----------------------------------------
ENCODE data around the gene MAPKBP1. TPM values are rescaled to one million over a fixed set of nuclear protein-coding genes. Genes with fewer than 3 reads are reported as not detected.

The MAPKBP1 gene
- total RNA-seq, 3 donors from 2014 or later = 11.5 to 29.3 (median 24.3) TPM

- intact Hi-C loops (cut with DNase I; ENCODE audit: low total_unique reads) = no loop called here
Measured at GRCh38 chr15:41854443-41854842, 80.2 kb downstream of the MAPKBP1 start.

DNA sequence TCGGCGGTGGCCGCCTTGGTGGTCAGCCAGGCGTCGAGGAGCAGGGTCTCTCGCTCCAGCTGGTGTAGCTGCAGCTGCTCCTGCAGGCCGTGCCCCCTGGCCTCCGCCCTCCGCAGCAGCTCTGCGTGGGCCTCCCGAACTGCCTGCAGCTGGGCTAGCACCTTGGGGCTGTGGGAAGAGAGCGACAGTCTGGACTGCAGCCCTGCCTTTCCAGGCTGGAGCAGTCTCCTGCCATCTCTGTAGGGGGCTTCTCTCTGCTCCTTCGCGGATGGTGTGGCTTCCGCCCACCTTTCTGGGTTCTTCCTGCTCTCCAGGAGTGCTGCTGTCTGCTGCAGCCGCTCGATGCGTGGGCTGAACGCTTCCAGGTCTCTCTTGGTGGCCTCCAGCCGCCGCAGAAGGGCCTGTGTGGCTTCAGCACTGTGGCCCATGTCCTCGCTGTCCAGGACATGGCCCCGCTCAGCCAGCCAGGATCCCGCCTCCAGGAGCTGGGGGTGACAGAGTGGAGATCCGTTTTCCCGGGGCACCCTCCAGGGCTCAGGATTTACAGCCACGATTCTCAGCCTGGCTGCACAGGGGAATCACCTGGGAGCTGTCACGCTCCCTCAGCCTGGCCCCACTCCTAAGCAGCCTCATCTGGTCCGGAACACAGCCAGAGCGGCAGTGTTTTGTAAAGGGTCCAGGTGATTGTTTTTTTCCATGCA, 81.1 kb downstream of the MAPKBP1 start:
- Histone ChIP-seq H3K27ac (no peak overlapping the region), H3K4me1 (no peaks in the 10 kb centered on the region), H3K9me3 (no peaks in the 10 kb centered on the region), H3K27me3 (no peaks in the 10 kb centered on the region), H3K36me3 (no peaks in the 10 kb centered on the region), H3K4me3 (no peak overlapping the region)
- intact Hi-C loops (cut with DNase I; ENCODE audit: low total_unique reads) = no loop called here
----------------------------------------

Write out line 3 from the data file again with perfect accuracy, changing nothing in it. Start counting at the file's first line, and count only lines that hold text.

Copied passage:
- total RNA-seq, 3 donors from 2014 or later = 11.5 to 29.3 (median 24.3) TPM